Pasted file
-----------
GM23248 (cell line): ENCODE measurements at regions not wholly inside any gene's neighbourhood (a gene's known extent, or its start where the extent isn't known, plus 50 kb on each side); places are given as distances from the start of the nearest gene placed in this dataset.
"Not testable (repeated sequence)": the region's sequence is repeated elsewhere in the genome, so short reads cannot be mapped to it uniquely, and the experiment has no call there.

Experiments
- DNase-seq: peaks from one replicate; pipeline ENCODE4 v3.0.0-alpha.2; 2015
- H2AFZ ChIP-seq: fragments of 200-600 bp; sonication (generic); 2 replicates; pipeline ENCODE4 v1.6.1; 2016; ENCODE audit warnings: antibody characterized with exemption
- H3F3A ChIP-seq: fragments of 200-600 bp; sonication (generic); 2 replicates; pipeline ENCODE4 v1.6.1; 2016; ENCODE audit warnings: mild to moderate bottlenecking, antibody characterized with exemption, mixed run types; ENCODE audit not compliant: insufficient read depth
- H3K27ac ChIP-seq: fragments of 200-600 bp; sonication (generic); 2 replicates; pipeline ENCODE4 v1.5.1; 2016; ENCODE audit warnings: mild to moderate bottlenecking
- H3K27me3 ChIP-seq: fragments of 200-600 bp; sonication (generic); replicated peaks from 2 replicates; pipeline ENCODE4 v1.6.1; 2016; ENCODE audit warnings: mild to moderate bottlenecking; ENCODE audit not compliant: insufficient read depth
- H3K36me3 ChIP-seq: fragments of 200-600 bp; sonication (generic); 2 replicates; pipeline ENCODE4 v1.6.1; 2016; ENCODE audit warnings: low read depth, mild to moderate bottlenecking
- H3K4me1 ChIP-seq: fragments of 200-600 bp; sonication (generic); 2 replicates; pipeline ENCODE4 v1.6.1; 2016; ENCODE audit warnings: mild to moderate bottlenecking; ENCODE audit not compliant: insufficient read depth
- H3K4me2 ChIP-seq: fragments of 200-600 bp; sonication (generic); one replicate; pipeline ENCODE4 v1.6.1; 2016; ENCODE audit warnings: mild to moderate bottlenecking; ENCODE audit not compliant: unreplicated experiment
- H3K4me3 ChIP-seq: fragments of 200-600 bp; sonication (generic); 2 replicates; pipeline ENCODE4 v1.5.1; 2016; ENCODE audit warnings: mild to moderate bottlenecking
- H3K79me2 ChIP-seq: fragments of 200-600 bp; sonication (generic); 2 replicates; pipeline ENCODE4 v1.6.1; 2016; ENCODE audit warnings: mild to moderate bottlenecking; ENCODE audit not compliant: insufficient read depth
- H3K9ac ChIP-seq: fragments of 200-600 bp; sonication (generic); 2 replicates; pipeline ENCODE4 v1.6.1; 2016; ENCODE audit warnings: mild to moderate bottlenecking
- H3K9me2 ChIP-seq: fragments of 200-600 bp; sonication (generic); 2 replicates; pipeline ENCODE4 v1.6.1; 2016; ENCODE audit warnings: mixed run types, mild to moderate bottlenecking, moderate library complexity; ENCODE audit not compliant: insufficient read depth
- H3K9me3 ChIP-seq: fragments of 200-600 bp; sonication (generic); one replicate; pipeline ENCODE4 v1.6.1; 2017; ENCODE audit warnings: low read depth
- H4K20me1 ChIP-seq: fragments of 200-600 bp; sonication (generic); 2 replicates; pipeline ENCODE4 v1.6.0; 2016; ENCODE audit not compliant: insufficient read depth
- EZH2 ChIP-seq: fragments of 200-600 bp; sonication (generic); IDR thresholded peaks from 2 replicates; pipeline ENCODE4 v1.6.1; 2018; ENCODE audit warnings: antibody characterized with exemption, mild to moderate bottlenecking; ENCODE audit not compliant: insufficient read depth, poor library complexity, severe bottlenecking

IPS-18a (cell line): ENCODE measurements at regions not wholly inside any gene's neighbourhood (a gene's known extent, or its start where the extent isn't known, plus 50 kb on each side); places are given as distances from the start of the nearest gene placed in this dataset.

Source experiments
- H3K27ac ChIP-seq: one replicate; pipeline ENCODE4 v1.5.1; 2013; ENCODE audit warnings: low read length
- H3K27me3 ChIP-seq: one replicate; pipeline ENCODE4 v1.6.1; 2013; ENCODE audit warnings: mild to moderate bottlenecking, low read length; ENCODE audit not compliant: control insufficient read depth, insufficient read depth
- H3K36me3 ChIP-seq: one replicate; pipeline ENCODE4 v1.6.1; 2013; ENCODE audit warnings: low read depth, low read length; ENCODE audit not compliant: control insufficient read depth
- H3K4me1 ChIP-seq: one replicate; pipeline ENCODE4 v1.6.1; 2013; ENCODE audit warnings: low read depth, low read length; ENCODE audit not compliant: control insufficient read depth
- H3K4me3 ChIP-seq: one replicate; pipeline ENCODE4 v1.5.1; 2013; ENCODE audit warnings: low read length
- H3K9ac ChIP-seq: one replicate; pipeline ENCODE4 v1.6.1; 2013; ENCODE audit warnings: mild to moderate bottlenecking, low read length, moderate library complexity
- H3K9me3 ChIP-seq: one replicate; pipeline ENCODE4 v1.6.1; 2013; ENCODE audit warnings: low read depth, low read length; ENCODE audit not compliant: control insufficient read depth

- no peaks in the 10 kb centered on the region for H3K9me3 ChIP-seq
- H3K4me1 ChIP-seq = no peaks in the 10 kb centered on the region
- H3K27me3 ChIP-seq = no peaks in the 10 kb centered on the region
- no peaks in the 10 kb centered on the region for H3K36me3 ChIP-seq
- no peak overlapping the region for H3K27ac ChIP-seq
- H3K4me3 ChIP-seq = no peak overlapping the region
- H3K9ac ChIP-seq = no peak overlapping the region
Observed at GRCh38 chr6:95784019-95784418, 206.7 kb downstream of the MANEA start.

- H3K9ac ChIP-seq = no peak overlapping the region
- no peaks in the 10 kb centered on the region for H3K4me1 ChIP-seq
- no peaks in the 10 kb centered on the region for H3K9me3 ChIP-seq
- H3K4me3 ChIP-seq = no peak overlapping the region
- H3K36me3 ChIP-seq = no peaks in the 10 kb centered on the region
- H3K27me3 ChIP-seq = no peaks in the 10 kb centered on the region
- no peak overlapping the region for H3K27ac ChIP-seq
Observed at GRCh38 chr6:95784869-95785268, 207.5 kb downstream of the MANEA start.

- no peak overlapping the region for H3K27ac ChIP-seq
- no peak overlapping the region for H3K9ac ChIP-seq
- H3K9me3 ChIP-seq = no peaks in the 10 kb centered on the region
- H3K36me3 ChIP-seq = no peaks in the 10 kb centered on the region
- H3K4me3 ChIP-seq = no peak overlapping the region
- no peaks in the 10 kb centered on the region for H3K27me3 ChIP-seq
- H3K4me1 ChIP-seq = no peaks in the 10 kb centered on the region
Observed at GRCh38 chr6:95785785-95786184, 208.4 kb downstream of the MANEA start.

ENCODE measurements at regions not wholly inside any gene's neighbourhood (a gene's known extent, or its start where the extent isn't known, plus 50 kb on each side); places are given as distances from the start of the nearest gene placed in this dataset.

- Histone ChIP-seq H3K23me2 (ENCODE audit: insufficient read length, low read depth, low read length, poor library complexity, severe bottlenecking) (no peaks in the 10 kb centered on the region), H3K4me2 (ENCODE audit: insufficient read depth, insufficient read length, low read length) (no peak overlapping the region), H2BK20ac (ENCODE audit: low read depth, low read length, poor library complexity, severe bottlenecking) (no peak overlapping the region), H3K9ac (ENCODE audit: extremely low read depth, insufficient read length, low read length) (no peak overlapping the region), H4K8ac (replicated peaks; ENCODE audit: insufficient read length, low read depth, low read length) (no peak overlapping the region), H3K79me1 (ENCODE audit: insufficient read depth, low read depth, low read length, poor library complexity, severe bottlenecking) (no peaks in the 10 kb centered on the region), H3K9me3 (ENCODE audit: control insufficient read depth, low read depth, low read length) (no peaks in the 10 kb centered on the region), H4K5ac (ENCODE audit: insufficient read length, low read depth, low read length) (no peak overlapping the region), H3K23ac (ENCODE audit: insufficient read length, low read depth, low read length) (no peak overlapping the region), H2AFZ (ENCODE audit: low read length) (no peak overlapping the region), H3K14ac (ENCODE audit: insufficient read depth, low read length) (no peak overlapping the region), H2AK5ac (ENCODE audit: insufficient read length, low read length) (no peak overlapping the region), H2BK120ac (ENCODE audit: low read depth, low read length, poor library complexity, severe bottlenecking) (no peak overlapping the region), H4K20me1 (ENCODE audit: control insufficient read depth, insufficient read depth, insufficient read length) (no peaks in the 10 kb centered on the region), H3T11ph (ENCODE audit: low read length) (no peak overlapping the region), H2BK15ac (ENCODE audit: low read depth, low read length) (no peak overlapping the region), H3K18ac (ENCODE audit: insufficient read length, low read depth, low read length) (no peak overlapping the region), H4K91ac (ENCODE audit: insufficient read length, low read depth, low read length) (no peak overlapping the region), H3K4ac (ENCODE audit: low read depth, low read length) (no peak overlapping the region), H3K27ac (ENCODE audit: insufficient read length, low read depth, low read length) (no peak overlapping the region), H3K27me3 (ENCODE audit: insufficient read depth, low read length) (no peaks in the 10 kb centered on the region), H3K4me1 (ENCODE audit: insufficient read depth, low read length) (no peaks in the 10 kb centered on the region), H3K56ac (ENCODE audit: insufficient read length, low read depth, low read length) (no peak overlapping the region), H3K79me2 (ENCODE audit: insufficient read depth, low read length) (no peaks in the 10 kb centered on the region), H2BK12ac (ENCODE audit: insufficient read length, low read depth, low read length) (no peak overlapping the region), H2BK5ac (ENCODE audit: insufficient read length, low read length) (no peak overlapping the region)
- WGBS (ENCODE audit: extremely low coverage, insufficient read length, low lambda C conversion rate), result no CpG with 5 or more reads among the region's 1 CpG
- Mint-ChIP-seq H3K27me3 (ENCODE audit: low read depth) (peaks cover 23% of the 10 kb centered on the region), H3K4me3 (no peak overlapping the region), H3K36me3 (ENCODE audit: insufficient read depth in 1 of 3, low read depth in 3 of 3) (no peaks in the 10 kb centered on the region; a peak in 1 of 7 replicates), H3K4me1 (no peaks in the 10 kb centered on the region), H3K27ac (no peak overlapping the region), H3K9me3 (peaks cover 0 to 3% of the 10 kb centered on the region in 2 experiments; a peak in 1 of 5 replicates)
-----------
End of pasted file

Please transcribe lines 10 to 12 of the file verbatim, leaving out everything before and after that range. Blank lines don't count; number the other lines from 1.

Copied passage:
- H3K4me1 ChIP-seq: fragments of 200-600 bp; sonication (generic); 2 replicates; pipeline ENCODE4 v1.6.1; 2016; ENCODE audit warnings: mild to moderate bottlenecking; ENCODE audit not compliant: insufficient read depth
- H3K4me2 ChIP-seq: fragments of 200-600 bp; sonication (generic); one replicate; pipeline ENCODE4 v1.6.1; 2016; ENCODE audit warnings: mild to moderate bottlenecking; ENCODE audit not compliant: unreplicated experiment
- H3K4me3 ChIP-seq: fragments of 200-600 bp; sonication (generic); 2 replicates; pipeline ENCODE4 v1.5.1; 2016; ENCODE audit warnings: mild to moderate bottlenecking